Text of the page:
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September 7, 2013
Legal twists and turns continue in controversial rape sentencing case from MontanaAs reported in this local article, there were a number of notable court developments on Friday in the Montana child rape sentencing case that has garnered national attention. Here are the basics:
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The Billings judge who drew local and national condemnation for sentencing a former Senior High teacher to 30 days in prison for raping a 14-year-old student canceled a second sentencing hearing on Friday after the Montana Supreme Court intervened in the case.
But District Judge G. Todd Baugh did address an audience of mostly media representatives for about 10 minutes, explaining the legal and procedural history of the Stacey Rambold rape case that has grabbed headlines across the country for the past two weeks.
Less than an hour before Baugh stepped into the courtroom, the Montana Supreme Court issued an order canceling the hearing, telling Baugh that he could not legally change Rambold's sentence as he intended. "We conclude that the stated intent of the District Court to alter the initially imposed oral sentence in today's scheduled hearing is unlawful and that proceeding should be arrested," the order stated.....
The hearing Baugh wanted to hold in order to change Rambold's sentence was opposed by both the Yellowstone County Attorney's Office and Rambold's defense attorney, who argued that Baugh did not have the authority to change the sentence after announcing it in court last week. In its order, the Supreme Court also said it "takes no position on the legality of the imposed sentence, and will address the parties' arguments in that regard on appeal."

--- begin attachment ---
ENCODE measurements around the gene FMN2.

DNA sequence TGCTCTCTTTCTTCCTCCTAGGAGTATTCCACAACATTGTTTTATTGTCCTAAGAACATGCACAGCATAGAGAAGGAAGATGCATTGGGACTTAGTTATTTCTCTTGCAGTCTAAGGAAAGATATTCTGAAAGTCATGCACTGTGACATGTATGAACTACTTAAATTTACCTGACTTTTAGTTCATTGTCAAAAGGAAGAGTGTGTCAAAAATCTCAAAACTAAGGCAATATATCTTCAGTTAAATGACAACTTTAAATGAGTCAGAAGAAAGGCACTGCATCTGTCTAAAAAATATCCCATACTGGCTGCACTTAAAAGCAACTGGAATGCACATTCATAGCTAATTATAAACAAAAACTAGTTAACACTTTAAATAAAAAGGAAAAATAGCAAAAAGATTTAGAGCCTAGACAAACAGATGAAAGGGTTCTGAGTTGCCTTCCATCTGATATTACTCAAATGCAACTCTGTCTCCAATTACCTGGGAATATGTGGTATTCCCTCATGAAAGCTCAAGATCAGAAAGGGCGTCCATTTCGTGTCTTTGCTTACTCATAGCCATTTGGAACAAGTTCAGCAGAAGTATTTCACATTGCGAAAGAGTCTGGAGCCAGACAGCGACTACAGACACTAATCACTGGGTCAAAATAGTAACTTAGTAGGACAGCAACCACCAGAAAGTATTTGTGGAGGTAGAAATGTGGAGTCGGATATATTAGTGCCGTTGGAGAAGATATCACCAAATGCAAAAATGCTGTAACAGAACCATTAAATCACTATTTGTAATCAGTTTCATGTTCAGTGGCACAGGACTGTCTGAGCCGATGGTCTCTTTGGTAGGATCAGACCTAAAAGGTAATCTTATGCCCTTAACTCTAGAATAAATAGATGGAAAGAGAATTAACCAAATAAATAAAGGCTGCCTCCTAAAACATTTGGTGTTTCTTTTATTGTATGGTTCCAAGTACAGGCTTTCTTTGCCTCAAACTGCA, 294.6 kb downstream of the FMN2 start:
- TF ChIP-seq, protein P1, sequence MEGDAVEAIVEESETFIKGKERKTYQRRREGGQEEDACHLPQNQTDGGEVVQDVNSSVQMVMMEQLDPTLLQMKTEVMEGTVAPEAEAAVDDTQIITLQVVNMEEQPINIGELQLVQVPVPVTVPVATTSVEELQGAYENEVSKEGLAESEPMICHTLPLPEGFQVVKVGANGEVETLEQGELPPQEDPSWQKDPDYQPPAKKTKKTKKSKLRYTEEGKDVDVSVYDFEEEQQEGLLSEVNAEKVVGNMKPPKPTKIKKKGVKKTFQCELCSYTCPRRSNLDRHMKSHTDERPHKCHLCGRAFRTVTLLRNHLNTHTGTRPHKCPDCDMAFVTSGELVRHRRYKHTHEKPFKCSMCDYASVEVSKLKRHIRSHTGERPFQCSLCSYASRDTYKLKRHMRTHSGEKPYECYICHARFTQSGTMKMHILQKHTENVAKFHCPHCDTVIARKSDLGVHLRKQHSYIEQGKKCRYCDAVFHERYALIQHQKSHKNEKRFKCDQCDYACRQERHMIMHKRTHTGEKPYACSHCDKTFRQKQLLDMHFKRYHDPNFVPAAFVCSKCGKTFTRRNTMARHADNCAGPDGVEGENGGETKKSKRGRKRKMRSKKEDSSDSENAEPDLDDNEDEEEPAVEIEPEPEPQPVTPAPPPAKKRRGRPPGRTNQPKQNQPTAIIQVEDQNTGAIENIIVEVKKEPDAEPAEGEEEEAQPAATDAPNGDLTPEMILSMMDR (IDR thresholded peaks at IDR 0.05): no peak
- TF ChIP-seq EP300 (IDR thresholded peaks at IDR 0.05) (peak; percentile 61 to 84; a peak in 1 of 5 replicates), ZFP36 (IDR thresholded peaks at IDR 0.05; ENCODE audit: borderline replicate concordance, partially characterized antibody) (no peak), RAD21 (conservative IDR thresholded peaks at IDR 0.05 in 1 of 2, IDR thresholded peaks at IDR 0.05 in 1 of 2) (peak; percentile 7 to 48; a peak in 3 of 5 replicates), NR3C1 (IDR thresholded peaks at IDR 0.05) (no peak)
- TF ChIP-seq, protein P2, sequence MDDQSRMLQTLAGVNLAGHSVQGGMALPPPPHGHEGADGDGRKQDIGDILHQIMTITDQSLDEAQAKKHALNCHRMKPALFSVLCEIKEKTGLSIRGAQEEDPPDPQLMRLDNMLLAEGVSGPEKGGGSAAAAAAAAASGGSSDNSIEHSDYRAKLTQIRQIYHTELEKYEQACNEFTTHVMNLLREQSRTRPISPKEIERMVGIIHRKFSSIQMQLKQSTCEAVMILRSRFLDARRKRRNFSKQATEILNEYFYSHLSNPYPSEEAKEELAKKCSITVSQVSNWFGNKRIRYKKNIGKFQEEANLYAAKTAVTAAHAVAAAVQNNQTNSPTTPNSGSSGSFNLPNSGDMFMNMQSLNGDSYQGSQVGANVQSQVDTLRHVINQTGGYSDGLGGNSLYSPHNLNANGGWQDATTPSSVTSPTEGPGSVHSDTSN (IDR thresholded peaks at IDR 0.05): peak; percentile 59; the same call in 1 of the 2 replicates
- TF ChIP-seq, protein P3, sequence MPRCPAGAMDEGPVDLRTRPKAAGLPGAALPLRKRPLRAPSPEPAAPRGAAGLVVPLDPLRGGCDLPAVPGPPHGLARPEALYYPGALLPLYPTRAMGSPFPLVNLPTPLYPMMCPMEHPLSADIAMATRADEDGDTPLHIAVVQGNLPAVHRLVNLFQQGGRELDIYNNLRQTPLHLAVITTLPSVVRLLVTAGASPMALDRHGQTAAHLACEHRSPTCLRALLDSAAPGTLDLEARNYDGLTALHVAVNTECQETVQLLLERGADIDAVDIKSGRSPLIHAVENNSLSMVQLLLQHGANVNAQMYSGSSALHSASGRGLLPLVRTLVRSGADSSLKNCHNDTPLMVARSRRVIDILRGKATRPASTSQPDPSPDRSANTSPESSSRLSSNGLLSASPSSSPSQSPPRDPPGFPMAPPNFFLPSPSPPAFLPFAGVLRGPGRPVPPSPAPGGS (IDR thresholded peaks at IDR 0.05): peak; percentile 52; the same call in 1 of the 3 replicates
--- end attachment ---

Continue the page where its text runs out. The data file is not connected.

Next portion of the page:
Attorney General Tim Fox released a statement later Friday that his office would proceed with the appeal, which was filed on Tuesday. "While it's good that Judge Baugh recognizes that his August 26 sentence of Stacey Rambold is contrary to the law, today the state Supreme Court affirmed that Judge Baugh has no authority to amend the sentence unless ordered to do so by the Supreme Court," Fox said.
Though he did not impose a new sentence, Baugh went ahead with the unusual hearing. The hearing began 1:40 p.m., and Baugh announced that he had decided on Thursday, before the Supreme Court intervened, to cancel the hearing he intended to hold aimed at re-sentencing Rambold....
A reporter from the New York Times and a crew from CNN were among the media representatives at the hearing, which was held on the record with a court reporter and court clerk present. Baugh told the gathering that he had also on Thursday signed a written judgment altering the sentence he imposed orally against Rambold on Aug. 26. The judge said the new sentence was 15 years in prison, with all but two years suspended, which he said is the minimum legal sentence in the case.